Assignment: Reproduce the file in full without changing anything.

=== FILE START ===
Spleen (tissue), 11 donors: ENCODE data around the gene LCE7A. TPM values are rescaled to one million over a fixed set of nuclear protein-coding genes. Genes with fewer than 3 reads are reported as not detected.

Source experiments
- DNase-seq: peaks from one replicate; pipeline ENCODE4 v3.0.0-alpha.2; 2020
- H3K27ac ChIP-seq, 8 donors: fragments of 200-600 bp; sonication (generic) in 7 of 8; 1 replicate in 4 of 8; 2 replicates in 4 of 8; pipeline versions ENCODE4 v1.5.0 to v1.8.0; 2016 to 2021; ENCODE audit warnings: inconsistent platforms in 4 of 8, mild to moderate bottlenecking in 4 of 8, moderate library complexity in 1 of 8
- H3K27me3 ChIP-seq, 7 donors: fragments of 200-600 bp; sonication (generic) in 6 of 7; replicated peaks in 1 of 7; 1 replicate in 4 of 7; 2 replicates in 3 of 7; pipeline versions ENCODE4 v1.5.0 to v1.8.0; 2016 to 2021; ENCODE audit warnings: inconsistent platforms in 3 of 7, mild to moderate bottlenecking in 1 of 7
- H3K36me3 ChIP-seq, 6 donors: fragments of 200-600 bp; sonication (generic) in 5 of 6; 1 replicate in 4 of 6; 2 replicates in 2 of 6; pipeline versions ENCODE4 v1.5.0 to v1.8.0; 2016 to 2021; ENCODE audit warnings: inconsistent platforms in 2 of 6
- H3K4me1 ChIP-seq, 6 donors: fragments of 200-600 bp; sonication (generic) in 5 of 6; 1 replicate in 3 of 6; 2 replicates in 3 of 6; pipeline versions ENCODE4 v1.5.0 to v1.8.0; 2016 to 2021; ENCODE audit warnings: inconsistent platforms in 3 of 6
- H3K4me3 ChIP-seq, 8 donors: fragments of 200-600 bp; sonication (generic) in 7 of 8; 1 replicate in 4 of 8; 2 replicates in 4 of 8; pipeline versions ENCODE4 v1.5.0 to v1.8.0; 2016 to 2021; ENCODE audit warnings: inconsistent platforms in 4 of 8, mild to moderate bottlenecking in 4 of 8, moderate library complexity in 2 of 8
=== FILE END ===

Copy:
Spleen (tissue), 11 donors: ENCODE data around the gene LCE7A. TPM values are rescaled to one million over a fixed set of nuclear protein-coding genes. Genes with fewer than 3 reads are reported as not detected.

Source experiments
- DNase-seq: peaks from one replicate; pipeline ENCODE4 v3.0.0-alpha.2; 2020
- H3K27ac ChIP-seq, 8 donors: fragments of 200-600 bp; sonication (generic) in 7 of 8; 1 replicate in 4 of 8; 2 replicates in 4 of 8; pipeline versions ENCODE4 v1.5.0 to v1.8.0; 2016 to 2021; ENCODE audit warnings: inconsistent platforms in 4 of 8, mild to moderate bottlenecking in 4 of 8, moderate library complexity in 1 of 8
- H3K27me3 ChIP-seq, 7 donors: fragments of 200-600 bp; sonication (generic) in 6 of 7; replicated peaks in 1 of 7; 1 replicate in 4 of 7; 2 replicates in 3 of 7; pipeline versions ENCODE4 v1.5.0 to v1.8.0; 2016 to 2021; ENCODE audit warnings: inconsistent platforms in 3 of 7, mild to moderate bottlenecking in 1 of 7
- H3K36me3 ChIP-seq, 6 donors: fragments of 200-600 bp; sonication (generic) in 5 of 6; 1 replicate in 4 of 6; 2 replicates in 2 of 6; pipeline versions ENCODE4 v1.5.0 to v1.8.0; 2016 to 2021; ENCODE audit warnings: inconsistent platforms in 2 of 6
- H3K4me1 ChIP-seq, 6 donors: fragments of 200-600 bp; sonication (generic) in 5 of 6; 1 replicate in 3 of 6; 2 replicates in 3 of 6; pipeline versions ENCODE4 v1.5.0 to v1.8.0; 2016 to 2021; ENCODE audit warnings: inconsistent platforms in 3 of 6
- H3K4me3 ChIP-seq, 8 donors: fragments of 200-600 bp; sonication (generic) in 7 of 8; 1 replicate in 4 of 8; 2 replicates in 4 of 8; pipeline versions ENCODE4 v1.5.0 to v1.8.0; 2016 to 2021; ENCODE audit warnings: inconsistent platforms in 4 of 8, mild to moderate bottlenecking in 4 of 8, moderate library complexity in 2 of 8